When a couple purchases a house, whose name gets written on the title and whose name goes on the mortgage deed? For most homebuyers, the simple answer will be that both names go on both documents. But there are always exceptions with good reason. Here are a few things to know about this complex topic before you buy a home.
What’s the Difference Between Title and Mortgage
It is worth clarifying for the uninitiated that a property title and mortgage deed are not the same thing. The term “title” particularly refers to the rights of ownership. A title grants an individual or individuals exclusive possession, use and transfer of ownership rights for a given real estate property. A mortgage, called a “deed of trust” in some states, pledges real property to secure the loan.
Just over half of home buyers will use a home loan to purchase their home. This means that they will have both a title and a mortgage. For these people, a decision will need to be made about whose name gets written on the title and the mortgage. Since both documents are not the same, this answer for each could vary.
Leaving Your Spouse Off the Mortgage
There may be a good reason to apply for a mortgage under only one name for some couples. Mortgage lenders usually apply a minimum FICO rule. This is when the credit score used to judge the mortgage application is the middle-lower score of the two applicants. If one person has bad credit, it could affect the interest rate they qualify for and lead to higher costs.
A short or unusual work history is a common reason some couples go with a joint mortgage application. Most lenders have “2/2/2” documentation requirements. This is two years of tax returns, two years of W2 income statements and two months of bank statements.
Saving Money by Applying for a Loan By Yourself
The Washington Post recently reported on a twelve-year study by the Federal Reserve that found many couples were leaving money on the table by applying jointly when one spouse could have qualified for the mortgage alone, and the results were striking.
Out of more than six hundred thousand conventional loans issued between 2003 and 2015, ten percent could have qualified for a lower interest rate by having the better-qualified buyer apply alone.Nearly ten percent of prime borrowers who applied for their loans jointly could have lowered their mortgage interest rate at least one-eighth of one percentage point if the mortgage was applied for by the applicant with a higher credit score and an income high enough to qualify for the mortgage loan. Federal economists revealed that a further twenty-five percent of borrowers could have significantly reduced the cost of their home loan by having the more qualified borrower apply singly.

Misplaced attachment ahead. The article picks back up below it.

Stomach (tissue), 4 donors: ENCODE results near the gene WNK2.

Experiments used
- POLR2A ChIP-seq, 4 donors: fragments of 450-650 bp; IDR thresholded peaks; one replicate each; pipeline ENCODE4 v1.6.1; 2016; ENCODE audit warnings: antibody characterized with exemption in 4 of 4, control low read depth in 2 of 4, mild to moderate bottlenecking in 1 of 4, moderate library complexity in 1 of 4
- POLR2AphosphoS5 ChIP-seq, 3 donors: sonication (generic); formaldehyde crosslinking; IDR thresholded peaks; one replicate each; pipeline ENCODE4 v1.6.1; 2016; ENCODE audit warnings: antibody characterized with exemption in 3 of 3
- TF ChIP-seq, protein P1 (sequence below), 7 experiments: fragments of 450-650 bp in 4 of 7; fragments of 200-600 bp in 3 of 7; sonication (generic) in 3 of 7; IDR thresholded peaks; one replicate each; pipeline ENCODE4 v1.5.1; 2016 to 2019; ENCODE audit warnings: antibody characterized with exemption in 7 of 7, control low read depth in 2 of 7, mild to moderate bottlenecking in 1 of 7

How Both Names Could Be on the Title and Not the Mortgage
The same Washington Post article noted that many couples applying for a home loan have strong feelings about applying jointly for their mortgage loan. While the couple is purchasing the house together, there is a feeling of joint ownership that is important to them, even though both individuals could be on the legal title to the house without both being on the mortgage. This arrangement is also available to both married and unmarried couples.
But how can this be? A mortgage deed involves an agreement to pay back the loan amount borrowed to buy the home. But the title is a separate matter of ownership entirely.
Issues Raised by Deed and Title Assignment
Divorce is a common issue for houses with a joint mortgage or title. If a house is paid for, lawyers will usually look for a way to divide up the assets. This oftentimes gets accomplished through a quitclaim deed, where one party gives their ownership rights over to the former spouse. If there is a mortgage loan on the home, lawyers then look at ways to divide liabilities. The party who remains in the house will often refinance the loan individually before the other party cedes ownership through a quitclaim.
Another common question is what happens to a title and mortgage loan when one spouse dies. As with most matters in real estate, it oftentimes depends on the location. The laws governing property transfer upon death and inheritance are largely chosen at the state level and not all states agree on the best way to go about it.
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